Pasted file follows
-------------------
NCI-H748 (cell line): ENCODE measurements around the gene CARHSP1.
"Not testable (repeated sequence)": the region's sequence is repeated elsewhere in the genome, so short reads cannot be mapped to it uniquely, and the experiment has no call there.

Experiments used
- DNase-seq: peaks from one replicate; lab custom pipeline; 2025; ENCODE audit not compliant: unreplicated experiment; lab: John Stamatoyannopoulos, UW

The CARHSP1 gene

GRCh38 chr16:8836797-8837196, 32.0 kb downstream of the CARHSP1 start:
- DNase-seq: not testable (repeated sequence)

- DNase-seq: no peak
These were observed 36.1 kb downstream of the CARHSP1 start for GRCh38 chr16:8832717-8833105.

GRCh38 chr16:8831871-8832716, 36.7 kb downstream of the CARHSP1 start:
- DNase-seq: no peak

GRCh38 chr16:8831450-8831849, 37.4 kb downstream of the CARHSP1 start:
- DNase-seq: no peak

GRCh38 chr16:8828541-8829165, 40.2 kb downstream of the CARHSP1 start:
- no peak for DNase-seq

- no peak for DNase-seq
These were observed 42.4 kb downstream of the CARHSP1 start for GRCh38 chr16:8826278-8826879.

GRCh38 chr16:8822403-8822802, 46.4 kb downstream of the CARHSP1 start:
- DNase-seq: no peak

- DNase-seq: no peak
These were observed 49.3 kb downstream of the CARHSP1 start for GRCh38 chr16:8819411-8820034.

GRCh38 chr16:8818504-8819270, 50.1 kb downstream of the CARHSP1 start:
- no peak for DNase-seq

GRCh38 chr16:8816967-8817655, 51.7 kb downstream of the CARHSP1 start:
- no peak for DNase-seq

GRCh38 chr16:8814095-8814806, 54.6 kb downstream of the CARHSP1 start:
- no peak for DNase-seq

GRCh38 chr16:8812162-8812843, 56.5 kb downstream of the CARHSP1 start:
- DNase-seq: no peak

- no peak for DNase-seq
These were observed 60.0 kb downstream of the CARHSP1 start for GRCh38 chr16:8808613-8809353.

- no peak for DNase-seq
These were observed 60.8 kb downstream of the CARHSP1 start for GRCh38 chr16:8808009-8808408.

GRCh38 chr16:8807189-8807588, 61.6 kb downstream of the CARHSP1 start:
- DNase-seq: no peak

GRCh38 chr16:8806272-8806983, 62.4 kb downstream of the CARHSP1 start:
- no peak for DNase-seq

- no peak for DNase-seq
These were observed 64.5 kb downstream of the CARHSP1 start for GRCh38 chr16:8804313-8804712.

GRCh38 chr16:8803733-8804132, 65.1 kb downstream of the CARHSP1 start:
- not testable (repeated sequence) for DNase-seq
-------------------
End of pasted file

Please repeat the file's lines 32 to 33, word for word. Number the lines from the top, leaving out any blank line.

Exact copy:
- no peak for DNase-seq
These were observed 60.8 kb downstream of the CARHSP1 start for GRCh38 chr16:8808009-8808408.